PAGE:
'Bishop Of Bling' Gets The Boot

Mar 26, 2014
Originally published on March 26, 2014 12:10 pm

The more than $40 million he allowed to be spent on renovations at his residence and allegations that he lied about some of his other lavish spending have now officially cost the "bishop of bling" his job.

The Vatican announced Wednesday that it has accepted the resignation of Franz-Peter Tebartz-van Elst, who had been the bishop of Limburg, Germany. He will be assigned other duties.

It was last October when the Vatican suspended Tebartz-van Elst, following reports about $475,000 that was spent on walk-in closets, $20,000 for a bathtub and other expenditures that drove the cost of what was supposed to be a $7.5 million or so renovation to nearly six times that figure.

As Agence France-Presse adds, "he had also come under fire for lying under oath about flying first class to visit slum dwellers in India."

News accounts about Tebartz-van Elst's spending led to his less than flattering "bishop of bling" nickname. As Reuters notes, the stories came at a particularly sensitive time — "Pope Francis has been urging Church officials around the world to be more austere and live simple lives in order to be closer to the poor."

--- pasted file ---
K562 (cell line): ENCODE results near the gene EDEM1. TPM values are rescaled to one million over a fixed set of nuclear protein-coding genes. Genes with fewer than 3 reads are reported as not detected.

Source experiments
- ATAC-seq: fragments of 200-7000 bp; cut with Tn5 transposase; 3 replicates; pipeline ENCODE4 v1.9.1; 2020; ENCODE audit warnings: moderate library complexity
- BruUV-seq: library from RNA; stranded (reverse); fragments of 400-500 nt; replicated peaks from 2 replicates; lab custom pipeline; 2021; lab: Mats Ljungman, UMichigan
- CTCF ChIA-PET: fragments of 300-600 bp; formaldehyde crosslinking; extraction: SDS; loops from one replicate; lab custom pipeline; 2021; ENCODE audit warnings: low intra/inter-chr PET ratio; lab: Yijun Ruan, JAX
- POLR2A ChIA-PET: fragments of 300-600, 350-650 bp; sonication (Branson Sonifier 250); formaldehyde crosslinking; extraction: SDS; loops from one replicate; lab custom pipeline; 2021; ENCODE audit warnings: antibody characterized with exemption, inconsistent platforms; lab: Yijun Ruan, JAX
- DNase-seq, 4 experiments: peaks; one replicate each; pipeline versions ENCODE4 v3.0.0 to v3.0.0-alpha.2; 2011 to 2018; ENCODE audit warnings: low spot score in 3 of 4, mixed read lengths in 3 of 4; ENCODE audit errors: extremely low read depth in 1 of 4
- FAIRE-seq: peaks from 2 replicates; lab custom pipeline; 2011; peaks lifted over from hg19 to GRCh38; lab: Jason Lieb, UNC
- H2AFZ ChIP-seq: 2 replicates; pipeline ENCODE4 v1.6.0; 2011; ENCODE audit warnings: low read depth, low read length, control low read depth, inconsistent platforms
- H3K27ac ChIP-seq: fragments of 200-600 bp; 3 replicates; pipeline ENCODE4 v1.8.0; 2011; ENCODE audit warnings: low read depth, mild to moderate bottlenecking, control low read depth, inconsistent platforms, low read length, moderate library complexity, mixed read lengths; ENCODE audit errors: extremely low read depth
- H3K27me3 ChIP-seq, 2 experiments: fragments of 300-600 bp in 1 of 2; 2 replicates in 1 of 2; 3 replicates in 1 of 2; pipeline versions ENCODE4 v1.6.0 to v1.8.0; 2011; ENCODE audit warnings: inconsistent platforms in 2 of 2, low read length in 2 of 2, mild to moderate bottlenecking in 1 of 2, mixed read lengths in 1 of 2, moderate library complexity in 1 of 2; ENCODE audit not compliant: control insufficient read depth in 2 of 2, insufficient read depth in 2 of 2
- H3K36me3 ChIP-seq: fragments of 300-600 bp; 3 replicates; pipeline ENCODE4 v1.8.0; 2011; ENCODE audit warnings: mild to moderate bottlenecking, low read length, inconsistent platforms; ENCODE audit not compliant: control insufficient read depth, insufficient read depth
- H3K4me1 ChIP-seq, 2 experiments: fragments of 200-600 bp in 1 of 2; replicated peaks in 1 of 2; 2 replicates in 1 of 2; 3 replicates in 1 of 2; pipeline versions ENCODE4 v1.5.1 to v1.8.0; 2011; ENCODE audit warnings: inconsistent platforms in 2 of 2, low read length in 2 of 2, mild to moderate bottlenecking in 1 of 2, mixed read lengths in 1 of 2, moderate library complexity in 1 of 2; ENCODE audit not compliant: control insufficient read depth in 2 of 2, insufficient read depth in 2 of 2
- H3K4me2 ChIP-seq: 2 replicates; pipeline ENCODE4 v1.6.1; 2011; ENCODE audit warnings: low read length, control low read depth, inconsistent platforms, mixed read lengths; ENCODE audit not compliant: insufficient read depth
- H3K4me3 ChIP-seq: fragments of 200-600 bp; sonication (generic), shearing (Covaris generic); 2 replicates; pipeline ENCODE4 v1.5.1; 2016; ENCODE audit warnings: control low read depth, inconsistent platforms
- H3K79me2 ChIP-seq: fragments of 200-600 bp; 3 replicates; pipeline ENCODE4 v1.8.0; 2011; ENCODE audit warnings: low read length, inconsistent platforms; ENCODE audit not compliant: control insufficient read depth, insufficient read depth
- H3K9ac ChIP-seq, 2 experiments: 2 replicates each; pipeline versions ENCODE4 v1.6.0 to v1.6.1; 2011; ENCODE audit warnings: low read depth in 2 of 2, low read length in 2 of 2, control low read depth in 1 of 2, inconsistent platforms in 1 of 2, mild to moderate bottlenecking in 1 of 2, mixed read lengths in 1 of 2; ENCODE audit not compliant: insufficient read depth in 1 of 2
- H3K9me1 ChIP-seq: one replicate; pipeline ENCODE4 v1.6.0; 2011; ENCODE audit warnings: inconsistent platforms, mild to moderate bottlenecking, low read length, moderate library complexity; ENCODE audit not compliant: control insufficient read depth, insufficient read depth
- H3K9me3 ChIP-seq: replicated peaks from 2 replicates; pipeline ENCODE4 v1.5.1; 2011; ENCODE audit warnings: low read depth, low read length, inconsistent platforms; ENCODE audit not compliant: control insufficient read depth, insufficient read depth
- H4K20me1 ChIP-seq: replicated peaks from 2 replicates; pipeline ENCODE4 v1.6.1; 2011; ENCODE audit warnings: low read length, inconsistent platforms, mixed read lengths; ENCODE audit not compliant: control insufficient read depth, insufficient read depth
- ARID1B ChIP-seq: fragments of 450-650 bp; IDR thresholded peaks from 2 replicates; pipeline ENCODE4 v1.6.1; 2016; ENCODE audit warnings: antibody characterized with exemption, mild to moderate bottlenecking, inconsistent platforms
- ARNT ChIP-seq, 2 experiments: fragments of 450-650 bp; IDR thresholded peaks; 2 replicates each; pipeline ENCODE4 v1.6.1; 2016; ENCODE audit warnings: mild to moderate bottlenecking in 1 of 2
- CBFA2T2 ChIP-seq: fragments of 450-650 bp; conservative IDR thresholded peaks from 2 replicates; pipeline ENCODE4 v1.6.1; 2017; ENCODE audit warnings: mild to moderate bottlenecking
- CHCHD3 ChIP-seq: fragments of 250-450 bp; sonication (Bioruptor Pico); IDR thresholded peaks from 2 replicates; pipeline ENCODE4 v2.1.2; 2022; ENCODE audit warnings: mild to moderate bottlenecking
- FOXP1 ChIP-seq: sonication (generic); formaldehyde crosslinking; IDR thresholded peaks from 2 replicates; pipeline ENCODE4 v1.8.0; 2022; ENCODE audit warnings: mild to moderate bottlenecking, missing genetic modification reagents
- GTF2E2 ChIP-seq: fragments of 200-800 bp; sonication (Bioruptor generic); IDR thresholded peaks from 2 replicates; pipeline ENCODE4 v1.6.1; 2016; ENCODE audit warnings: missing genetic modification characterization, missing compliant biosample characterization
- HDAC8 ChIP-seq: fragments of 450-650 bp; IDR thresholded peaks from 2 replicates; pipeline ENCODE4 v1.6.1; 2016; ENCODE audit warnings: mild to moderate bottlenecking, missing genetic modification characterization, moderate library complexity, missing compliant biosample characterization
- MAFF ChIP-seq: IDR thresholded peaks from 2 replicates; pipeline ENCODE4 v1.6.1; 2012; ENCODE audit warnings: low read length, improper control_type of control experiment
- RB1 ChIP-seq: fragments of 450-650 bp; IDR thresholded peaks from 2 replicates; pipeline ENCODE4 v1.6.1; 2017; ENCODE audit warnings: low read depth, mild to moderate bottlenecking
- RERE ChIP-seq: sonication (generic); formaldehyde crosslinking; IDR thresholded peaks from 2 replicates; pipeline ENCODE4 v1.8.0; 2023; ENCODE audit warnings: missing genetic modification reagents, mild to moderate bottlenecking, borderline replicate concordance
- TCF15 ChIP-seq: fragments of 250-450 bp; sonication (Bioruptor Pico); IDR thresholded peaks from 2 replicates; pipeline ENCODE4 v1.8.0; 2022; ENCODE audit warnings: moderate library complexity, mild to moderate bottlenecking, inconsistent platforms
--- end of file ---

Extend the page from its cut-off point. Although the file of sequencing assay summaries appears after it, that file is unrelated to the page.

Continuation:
Plans are being made to turn the residence into a refuge for the poor and homeless.

Update at 12:10 p.m. ET. The Outcry:

When stories of Tebartz-van Elst's spending surfaced in Germany last year, "public indignation was vast in the country where Martin Luther launched the Protestant Reformation 500 years ago over what he called the abuses and excesses of the Catholic Church," NPR's Sylvia Poggioli, who is in Rome, tells our Newscast Desk.

She adds that the news also came "at a time of growing opposition among German Catholics to an obligatory church tax and while Pope Francis has been urging church officials to live simple lives closer to the poor."

Update at 11:25 a.m. ET. Keeps His Title.

According to Reuters:

"Tebartz-van Elst, 54, is still 21 years away from official retirement age in the church. He will retain the title and rank of bishop but the Vatican will probably want to put him in a low-profile job somewhere."

Copyright 2014 NPR. To see more, visit http://www.npr.org/.